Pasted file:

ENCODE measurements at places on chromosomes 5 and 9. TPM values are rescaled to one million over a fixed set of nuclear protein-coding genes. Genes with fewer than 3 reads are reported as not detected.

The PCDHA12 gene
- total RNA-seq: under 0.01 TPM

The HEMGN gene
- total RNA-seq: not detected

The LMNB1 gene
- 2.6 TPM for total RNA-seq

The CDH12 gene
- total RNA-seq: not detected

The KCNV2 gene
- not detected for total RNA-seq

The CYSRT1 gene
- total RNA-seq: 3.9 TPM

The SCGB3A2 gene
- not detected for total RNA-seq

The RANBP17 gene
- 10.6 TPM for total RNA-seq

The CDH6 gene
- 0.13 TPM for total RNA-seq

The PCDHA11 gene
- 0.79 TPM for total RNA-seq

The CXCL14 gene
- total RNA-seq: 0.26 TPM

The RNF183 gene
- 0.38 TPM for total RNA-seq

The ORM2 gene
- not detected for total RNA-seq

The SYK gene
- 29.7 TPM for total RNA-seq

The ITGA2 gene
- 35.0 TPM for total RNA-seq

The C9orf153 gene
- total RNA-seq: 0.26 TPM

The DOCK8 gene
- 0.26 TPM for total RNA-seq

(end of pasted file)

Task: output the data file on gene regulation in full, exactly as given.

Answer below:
ENCODE measurements at places on chromosomes 5 and 9. TPM values are rescaled to one million over a fixed set of nuclear protein-coding genes. Genes with fewer than 3 reads are reported as not detected.

The PCDHA12 gene
- total RNA-seq: under 0.01 TPM

The HEMGN gene
- total RNA-seq: not detected

The LMNB1 gene
- 2.6 TPM for total RNA-seq

The CDH12 gene
- total RNA-seq: not detected

The KCNV2 gene
- not detected for total RNA-seq

The CYSRT1 gene
- total RNA-seq: 3.9 TPM

The SCGB3A2 gene
- not detected for total RNA-seq

The RANBP17 gene
- 10.6 TPM for total RNA-seq

The CDH6 gene
- 0.13 TPM for total RNA-seq

The PCDHA11 gene
- 0.79 TPM for total RNA-seq

The CXCL14 gene
- total RNA-seq: 0.26 TPM

The RNF183 gene
- 0.38 TPM for total RNA-seq

The ORM2 gene
- not detected for total RNA-seq

The SYK gene
- 29.7 TPM for total RNA-seq

The ITGA2 gene
- 35.0 TPM for total RNA-seq

The C9orf153 gene
- total RNA-seq: 0.26 TPM

The DOCK8 gene
- 0.26 TPM for total RNA-seq